Sisyphi Montes

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Labeled CTX image from Sisyphi Montes showing dust devil tracks and a possible "tuya" A tuya is created by a volcanic eruption under an ice sheet. These features have steep sides and are common on Iceland.

Sisyphi Montes is a mountain range within Sisyphi Planum in the Mare Australe quadrangle. It's exact center is 69.65 S and 13.08 E.It has a diameter of 200 km. The name Sisyphi Montes is a classical albedo name. This name was approved by International Astronomical Union in 1985.[1] The classical name comes from the myth of Sisyphus, in Greek mythology. Sisyphus, the king of Corinth, was punished in Hades by having to roll a huge stone up a hill only to have it roll down again as soon as he had brought it to the top. He had to do this over and over again.[2] This myth sounds like how many people feel about their lives—working all the time, but never getting ahead. Sisyphi Montes are located in the Mare Australe quadrangle, between Argyre and Hellas impact basins.[3]

Ice Sheet

Some researchers have proposed that a large ice sheet covered much of the Mare Australe quadrangle.[4] [5] [6] Sisyphi Montes consists of about 100 dome-like structures, called "Tuya," that resemble volcanoes that have erupted under ice sheets on the Earth.[7] Similar shapes are present in Iceland. Because these domes are some distance from the present ice sheet (1,600 kilometers), so the ice cap in the past would have been way bigger and held much more water. The current Southern cap is only about 350 kilometers across.[8] Measurements with the Compact Reconnaissance Imaging Spectrometer for Mars (CRISM) detected minerals that are formed when a volcano erupts under an ice sheet. Some of the minerals found are clays, sulfates, Iron oxides, and zeolites. This combination is often called palagonite.[9] [10] When volcanoes erupt under an ice sheet large amounts of warm water are created. Masses of warm water under Martian ice could provide suitable places for life to exist. Such environments are also good for preserving fossils.[11]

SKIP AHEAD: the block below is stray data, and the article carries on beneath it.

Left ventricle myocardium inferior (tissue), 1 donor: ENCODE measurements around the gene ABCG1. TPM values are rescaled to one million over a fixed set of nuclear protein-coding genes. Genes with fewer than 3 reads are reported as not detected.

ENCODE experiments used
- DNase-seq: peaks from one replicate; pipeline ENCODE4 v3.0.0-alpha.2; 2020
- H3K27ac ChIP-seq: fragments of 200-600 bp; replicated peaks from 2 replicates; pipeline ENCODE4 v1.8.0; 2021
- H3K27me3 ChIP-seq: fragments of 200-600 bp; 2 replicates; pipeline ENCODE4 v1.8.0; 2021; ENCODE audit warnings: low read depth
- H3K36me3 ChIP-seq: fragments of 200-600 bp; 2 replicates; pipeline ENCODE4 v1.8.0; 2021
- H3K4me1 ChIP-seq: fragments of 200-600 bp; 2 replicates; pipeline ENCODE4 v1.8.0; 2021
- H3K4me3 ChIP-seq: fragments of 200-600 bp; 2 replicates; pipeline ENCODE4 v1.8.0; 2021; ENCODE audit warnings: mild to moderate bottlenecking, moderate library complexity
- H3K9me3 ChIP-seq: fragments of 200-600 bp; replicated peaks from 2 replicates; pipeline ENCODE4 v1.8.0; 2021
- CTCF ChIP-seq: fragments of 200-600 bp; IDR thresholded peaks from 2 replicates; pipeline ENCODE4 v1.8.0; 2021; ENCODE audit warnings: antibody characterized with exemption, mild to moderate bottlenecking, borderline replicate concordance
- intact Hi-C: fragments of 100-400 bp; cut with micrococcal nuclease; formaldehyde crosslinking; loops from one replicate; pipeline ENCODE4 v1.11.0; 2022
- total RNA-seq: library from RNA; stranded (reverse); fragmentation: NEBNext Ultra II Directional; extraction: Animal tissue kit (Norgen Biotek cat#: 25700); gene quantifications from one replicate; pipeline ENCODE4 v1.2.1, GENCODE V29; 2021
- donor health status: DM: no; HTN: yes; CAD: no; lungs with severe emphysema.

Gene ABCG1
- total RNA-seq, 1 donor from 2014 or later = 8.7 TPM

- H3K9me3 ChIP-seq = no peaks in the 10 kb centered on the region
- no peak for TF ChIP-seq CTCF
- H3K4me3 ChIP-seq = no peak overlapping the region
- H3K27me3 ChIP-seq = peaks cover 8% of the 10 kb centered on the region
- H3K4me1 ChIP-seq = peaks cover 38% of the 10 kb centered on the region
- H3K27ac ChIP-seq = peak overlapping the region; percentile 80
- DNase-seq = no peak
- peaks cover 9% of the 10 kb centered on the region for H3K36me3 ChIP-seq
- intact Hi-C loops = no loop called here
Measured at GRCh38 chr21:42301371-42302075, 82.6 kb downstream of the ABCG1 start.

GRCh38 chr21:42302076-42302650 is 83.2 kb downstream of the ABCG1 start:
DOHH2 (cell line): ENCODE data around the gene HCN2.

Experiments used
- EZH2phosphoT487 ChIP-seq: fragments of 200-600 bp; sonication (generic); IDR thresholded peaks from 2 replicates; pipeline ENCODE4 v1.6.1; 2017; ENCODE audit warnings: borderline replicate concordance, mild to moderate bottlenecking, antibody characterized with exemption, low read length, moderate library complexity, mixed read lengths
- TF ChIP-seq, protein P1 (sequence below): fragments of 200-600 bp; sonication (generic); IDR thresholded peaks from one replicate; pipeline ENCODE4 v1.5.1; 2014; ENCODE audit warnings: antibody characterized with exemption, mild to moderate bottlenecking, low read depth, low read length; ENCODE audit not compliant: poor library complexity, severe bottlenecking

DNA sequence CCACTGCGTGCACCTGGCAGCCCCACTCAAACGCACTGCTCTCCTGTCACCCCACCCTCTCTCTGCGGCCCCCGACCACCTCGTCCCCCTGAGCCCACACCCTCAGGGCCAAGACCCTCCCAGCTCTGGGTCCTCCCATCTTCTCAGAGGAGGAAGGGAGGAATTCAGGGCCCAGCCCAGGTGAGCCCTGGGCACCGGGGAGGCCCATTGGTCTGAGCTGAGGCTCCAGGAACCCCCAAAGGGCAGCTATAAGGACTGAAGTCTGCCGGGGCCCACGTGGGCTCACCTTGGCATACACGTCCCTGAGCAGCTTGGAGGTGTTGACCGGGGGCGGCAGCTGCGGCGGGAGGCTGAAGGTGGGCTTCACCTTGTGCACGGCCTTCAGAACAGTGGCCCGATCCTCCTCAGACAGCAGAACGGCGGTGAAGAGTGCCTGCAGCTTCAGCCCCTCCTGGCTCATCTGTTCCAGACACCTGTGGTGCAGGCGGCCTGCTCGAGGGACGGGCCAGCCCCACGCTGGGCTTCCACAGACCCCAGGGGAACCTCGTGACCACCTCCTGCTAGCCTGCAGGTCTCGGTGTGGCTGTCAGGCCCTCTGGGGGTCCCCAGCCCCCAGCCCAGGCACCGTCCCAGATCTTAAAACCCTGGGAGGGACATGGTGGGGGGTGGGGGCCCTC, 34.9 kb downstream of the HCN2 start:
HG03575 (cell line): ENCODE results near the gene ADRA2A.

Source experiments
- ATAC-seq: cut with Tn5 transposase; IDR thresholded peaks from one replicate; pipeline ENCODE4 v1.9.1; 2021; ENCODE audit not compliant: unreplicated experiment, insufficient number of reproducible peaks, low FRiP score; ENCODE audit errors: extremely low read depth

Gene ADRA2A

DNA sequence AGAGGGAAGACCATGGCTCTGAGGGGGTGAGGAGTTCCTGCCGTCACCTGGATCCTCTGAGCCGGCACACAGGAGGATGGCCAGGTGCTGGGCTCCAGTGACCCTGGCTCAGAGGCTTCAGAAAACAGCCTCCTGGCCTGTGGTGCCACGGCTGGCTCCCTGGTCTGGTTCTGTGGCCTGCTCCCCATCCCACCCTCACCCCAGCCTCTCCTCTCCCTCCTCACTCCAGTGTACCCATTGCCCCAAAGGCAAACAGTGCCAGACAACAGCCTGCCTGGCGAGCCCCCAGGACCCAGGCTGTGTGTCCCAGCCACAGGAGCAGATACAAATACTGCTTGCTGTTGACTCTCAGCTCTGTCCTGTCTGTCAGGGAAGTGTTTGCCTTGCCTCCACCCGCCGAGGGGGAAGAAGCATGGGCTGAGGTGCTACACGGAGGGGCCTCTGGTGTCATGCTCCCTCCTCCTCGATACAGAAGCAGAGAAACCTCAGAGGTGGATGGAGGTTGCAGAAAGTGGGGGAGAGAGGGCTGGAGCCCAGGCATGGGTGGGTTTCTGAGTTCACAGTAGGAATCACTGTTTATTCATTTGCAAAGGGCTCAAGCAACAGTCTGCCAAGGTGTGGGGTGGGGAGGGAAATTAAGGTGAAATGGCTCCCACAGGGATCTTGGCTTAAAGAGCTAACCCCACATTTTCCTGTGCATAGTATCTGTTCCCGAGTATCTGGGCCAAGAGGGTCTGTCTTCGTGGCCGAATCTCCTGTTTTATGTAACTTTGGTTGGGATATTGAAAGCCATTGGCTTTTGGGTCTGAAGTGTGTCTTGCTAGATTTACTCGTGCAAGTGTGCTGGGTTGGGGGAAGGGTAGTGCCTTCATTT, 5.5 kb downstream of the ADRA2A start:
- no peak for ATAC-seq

4. Cassanelli, J. and J. Head. 2015. Firn densification in a Late Noachian "icy highlands" Mars: implications for ice sheet evolution and thermal response. Icarus: 253, 243-255.
  5. Fastook, J. and J. Head. 2015. Glaciation in the Late Noachian Icy highlands: ice accumulation, distribution, flow rates, basal melting, and top-down melting rates and patterns. Planet. Space Sci. 106, 82-98.
  6. Smellie, J., B. Edwards. 2016. Glaciovolcanism on Earth and Mars. Cambridge University Press.
  7. Campbell, A., et al. 2016. Morphology of Possible Subglacial Volcanoes in the Sysphi Montes Region of Mars. 47, 1554
  9. Ackiss, E., et al. 2016. MINERALOGICAL EVIDENCE FOR SUBGLACIAL VOLCANOES IN THE SISYPHI MONTES REGION OF MARS. Sixth Mars Polar Science Conference (2016) 6086.pd
  10. Ackiss, S., et al. 2018. Mineralogic evidence for subglacial volcanism in the Sisyphi Montes region of Mars. Icarus: 311: 357-370.
  11. Cousins, C. and I. Crawford. 2011. Volcano-ice interaction as a microbial Habitat on Earth and Mars. Astrobiology: 11, 695-710.

See Also

External links